Plots of major element data for samples from the 2005–2006 EPR eruption at ∼9°50′N. Data are given in Table 2. (left) The 2005–2006 basalts (red squares) plotted in comparison to a compilation of ∼1300 samples collected from 9°N to 10°N along the EPR (small black diamonds; from Perfit in MGDS database, (right) Complementary major element plots corresponding to the restricted compositional ranges indicated by the gray boxes in Figure 3 (left). The 2005–2006 data (red symbols) are separated into (1) northern region (filled triangles, north of 9°53′N including the Northern Arm Flow), (2) central region (squares, ∼9°49′N–9°51′N), (3) southern region (circles, south of 9°49′N), and (4) northern off axis (red inverted triangles). Also plotted are older basalts (black symbols) from the 1991 BBQ flow at 9°50.5′N (squares) [Gregg et al., 1996; Perfit and Chadwick, 1998], 1992 and older basalts from the northern region (triangles), and older oxidized flows from the southern region (circles). Dashed lines show liquid lines of decent calculated assuming fractional crystallization using the program PETROLOG [Danyushevsky, 2001]. Modeled liquid lines of decent (dashed lines) were calculated at pressures of 0.5 kbar, 1 kbar, 2 kbar, 3 kbar, and 4 kbar (boxed numbers) at fO2 = QFM using the most primitive 1991 lava (sample 2372-1) as the parental composition and assuming anhydrous conditions (H2O = 0 wt %). Crystal-liquid equilibrium models are from Danyushevsky [2001]. Hydrous fractional crystallization models (H2O = 0.2 wt %) for the 1991 BBQ flow (sample 2392-9) run with both PETROLOG and MELTS [Ghiorso and Sack, 1995] at 1 kbar are also shown (solid lines). These models do not reproduce the major element trends as plagioclase is suppressed early in the crystallization history resulting in higher Al2O3 and CaO and lower FeO and TiO2 modeled concentrations.

Figure 3 also shows that axial and off-axis basalts sampled from the northern region are more evolved (MgO = 7.3–8.0 wt %, FeO = 9.8–10.3 wt %, TiO2 = 1.5–1.6 wt %) than the central region lavas. These flows are geochemically similar to, though more homogeneous than, the southern flows. With the exception of a chemically anomalous dredged basalt D1-A, 210Po-dated as having erupted during the 2005–2006 event (K. H. Rubin et al., unpublished data, 2008), northern region basalts have higher CaO (11.9–12.0 wt %) and lower Al2O3 (14.6–15.8 wt %) concentrations, and thus higher CaO/Al2O3 ratios compared to southern region basalts (Table 2). Basalts sampled from the northern arm flow (NARF; see Figure 3) also exhibit major element concentrations resembling axial basalts from the north rather than those erupted in the central region.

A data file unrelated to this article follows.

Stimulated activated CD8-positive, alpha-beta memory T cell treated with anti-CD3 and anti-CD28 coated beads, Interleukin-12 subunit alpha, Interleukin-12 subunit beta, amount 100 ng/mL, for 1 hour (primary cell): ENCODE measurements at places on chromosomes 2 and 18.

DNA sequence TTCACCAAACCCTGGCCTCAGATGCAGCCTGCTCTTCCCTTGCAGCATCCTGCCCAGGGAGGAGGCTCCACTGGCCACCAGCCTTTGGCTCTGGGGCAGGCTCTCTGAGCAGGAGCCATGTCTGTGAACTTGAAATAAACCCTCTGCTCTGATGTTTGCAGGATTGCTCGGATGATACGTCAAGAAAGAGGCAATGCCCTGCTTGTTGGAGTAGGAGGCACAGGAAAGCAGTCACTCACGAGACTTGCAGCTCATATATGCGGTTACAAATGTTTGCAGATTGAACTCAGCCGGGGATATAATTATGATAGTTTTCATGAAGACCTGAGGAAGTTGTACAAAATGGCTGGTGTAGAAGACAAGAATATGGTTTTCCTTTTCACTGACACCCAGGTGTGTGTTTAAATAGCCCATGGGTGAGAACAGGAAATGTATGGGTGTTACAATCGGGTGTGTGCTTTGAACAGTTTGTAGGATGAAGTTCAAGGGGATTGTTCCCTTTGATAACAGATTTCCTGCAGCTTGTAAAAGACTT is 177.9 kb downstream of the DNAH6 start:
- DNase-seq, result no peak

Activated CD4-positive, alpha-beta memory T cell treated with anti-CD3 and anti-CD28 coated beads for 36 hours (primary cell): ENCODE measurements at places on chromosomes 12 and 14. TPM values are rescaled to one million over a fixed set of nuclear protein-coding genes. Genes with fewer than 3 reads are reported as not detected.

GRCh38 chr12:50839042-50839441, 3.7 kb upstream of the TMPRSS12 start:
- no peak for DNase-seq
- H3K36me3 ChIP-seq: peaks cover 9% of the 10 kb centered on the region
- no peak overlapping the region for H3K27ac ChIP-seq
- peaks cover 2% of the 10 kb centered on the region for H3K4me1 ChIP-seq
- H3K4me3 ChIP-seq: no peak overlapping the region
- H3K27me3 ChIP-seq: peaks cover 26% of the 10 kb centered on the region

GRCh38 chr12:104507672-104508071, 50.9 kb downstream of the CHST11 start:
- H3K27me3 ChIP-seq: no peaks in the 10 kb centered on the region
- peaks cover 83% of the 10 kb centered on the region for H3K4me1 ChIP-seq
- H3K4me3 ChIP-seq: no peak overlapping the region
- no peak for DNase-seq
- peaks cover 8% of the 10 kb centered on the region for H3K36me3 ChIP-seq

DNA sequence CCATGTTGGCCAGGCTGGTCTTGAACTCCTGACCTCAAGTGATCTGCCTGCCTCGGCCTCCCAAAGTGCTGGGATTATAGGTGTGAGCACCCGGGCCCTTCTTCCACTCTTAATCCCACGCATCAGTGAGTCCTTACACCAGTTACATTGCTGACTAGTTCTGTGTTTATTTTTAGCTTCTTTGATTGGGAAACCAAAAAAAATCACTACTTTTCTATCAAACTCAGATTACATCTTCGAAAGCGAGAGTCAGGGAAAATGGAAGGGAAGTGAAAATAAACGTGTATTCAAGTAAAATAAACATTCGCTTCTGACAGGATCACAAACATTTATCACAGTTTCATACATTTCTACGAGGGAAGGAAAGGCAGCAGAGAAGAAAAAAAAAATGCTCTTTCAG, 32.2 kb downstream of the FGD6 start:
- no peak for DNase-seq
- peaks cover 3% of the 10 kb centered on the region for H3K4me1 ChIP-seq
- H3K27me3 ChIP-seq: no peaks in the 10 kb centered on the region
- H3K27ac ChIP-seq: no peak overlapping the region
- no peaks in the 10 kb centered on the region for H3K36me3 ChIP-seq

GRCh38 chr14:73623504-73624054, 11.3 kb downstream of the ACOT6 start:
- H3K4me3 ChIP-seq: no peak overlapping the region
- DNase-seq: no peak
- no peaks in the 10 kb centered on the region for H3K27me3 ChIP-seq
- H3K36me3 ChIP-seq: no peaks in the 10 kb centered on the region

In comparison to lavas from the 2005–2006 eruption, basalts from the 1991 BBQ eruption [Perfit et al., 1994a; Rubin et al., 1994; Perfit and Chadwick, 1998] are less evolved and include some of the most primitive samples collected within this fourth-order ridge segment (MgO = 8.4–8.7 wt %, FeO = 9.3–9.4 wt %, Al2O3 = 15.4–15.7 wt %, CaO = 12.0–12.9 wt %). These basalts also have lower TiO2 concentrations and CaO/Al2O3 ratios than 2005–2006 lavas (Figure 3), consistent with their more primitive nature. It is important to note that lavas erupted in 1992 in the northern region near 9°53′N are more differentiated than 1991 BBQ lavas from the central region [Rubin et al., 1994, 2001]. This is a similar spatial pattern to that observed in the 2005–2006 eruption, in that northern lavas are more evolved than those from the central region (Figure 3).

3.2. Trace Elements

Normalized trace element concentrations in 2005–2006 basalts (Table 2 and Figure 4) show that all lavas exhibit smooth geochemical patterns characteristic of N-MORB with large ion lithophile element (LILE) and light REE depletions and flat middle to heavy REE patterns. Trace element enriched MORB signatures (CeN/YbN ≥ 1) are absent in lavas from the 2005–2006 eruption (Table 2). 2005–2006 central region basalts have similar, yet slightly more elevated, normalized trace element concentrations and more pronounced negative strontium anomalies than 1991–1992 EPR basalts (Figure 4). Incompatible trace element concentrations in 2005–2006 axial lavas from both the northern and southern flow regions, as well as northern off-axis lavas, are generally higher (e.g., Zr and La) than those from the central region, consistent with their more evolved major element compositions, but are similar to those from the 1992 fissure eruption near 9°53′N (Figure 4).

Figure 4.

Chondrite normalized REE and primitive mantle normalized incompatible trace element diagrams for basalts from the 2005–006 EPR eruption at ∼9°50′N. All data are given in Table 2. Normalization values are from Sun and McDonough [1989]. (top) Samples from the 2005–2006 central (red, 9°49′N–9°51′N) region. (middle) Samples from the 2005–2006 northern region (blue, 9°52′N–9°56′N) including those from the off-axis fissure eruption (blue dashed lines). (bottom) Samples from the 2005–2006 southern region (yellow, 9°46′N–9°50′N). Also given are the average compositions of the 1991 BBQ flow at 9°50.6′N (squares) and the separate 1992 fissure eruption at 9°53.2′N (triangles).

Trace element data from both eruptions reveal clear temporal differentiation trends that are in agreement with the patterns observed in the major element data (Figure 5). 2005–2006 axial central region basalts have lower transition metal concentrations (Cr = 235–320 ppm; Ni = 85–100 ppm), higher high-field strength element (HFSE) concentrations (Zr = 85–95 ppm), and more pronounced europium anomalies (Eu/Eu* = 0.93–0.98; Table 2) compared to corresponding 1991 lavas (Cr = 304–365 ppm; Ni = 108–112 ppm, Zr < 85 ppm, Eu/Eu* = 0.99–1.08). However, Zr/Y ratios remained constant between the two eruptions (Zr/Y ∼ 2.7 ± 0.1).